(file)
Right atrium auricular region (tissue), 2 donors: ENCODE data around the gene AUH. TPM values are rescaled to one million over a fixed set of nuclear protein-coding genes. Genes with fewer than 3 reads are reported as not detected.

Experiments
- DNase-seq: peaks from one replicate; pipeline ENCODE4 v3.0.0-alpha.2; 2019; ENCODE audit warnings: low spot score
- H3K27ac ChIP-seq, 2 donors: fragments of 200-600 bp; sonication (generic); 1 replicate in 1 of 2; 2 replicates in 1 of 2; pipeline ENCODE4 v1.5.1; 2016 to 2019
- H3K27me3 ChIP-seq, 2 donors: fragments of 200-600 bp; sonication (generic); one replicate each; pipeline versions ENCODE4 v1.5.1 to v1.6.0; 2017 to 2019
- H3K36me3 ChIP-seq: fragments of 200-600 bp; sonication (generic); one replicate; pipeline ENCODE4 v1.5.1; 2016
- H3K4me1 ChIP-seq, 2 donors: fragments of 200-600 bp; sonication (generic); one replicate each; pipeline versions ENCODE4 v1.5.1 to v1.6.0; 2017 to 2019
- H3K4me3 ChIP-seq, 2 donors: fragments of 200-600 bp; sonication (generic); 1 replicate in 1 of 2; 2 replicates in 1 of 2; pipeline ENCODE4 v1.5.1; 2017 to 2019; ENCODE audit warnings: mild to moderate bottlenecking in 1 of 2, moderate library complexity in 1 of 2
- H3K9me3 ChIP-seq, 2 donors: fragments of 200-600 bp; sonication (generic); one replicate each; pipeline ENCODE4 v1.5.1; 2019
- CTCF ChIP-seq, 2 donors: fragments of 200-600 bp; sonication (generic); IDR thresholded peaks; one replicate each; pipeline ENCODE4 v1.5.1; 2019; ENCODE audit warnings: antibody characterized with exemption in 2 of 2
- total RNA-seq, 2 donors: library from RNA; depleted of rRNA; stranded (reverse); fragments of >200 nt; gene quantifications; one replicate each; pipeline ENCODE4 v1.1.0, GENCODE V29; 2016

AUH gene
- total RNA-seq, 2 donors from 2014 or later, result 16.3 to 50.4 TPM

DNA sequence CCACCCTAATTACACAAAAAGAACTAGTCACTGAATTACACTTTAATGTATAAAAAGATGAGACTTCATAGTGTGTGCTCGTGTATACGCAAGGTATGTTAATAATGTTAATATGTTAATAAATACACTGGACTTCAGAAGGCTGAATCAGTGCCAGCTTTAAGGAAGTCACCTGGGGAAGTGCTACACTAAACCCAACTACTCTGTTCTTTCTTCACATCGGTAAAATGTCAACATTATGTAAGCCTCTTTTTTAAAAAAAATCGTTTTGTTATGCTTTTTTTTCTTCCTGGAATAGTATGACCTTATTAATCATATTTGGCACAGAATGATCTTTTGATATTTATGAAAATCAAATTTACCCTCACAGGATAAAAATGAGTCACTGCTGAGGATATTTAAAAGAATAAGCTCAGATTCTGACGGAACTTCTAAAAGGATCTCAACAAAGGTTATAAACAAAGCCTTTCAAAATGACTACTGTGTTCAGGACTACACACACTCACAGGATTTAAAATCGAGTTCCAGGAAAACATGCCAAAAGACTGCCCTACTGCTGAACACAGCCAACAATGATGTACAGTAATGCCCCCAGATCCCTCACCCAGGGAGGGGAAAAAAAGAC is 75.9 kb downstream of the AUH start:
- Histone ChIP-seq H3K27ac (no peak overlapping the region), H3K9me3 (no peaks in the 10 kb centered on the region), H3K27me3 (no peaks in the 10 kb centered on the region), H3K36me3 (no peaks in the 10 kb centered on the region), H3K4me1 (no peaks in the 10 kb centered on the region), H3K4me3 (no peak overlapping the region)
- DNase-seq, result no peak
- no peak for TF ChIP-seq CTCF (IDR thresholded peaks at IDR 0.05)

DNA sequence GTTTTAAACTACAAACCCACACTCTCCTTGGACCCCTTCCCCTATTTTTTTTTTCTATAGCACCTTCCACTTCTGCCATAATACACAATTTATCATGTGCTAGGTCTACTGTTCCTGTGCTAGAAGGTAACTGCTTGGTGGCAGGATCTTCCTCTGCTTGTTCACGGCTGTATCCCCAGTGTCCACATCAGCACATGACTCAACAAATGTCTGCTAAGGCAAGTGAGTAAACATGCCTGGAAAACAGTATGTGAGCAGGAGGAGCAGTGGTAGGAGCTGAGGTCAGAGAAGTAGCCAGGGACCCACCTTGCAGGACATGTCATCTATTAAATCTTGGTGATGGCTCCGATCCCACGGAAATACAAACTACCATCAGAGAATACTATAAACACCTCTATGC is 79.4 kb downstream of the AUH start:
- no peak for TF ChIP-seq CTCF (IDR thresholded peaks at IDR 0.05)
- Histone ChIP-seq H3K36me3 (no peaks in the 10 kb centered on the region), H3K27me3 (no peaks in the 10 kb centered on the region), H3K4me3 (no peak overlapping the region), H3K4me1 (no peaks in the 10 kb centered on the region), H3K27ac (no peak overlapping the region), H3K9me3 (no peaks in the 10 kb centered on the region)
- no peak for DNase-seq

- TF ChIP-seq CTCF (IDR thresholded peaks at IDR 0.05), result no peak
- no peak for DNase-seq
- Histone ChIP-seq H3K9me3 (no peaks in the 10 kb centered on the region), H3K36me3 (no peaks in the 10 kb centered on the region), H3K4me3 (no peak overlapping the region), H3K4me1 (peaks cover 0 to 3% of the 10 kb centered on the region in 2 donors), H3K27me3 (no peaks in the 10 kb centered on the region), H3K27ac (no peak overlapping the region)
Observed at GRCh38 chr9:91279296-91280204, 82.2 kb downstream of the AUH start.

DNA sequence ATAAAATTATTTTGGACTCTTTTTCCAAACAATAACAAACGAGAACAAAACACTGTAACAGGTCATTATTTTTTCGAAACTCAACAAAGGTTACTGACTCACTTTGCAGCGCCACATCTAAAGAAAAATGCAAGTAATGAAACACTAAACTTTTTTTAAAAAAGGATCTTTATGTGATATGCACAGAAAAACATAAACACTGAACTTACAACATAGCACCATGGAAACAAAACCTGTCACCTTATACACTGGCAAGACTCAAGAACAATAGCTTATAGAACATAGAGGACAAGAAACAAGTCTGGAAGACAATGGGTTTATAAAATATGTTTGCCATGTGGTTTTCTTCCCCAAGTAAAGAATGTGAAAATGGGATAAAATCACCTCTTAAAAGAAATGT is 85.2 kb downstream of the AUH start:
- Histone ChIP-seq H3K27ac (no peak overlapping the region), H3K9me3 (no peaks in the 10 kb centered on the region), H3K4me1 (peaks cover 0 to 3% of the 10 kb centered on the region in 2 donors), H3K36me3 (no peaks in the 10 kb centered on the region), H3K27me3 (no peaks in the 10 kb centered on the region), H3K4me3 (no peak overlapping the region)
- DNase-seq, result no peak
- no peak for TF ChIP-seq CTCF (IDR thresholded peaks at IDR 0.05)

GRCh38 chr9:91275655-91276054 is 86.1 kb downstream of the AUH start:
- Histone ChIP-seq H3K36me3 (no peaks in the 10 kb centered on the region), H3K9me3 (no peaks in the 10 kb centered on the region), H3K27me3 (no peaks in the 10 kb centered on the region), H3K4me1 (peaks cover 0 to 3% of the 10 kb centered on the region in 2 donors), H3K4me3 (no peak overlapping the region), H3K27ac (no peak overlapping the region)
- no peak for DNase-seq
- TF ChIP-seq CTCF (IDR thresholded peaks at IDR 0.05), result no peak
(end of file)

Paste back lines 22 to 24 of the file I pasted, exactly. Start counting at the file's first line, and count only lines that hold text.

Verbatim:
- TF ChIP-seq CTCF (IDR thresholded peaks at IDR 0.05), result no peak
- no peak for DNase-seq
- Histone ChIP-seq H3K9me3 (no peaks in the 10 kb centered on the region), H3K36me3 (no peaks in the 10 kb centered on the region), H3K4me3 (no peak overlapping the region), H3K4me1 (peaks cover 0 to 3% of the 10 kb centered on the region in 2 donors), H3K27me3 (no peaks in the 10 kb centered on the region), H3K27ac (no peak overlapping the region)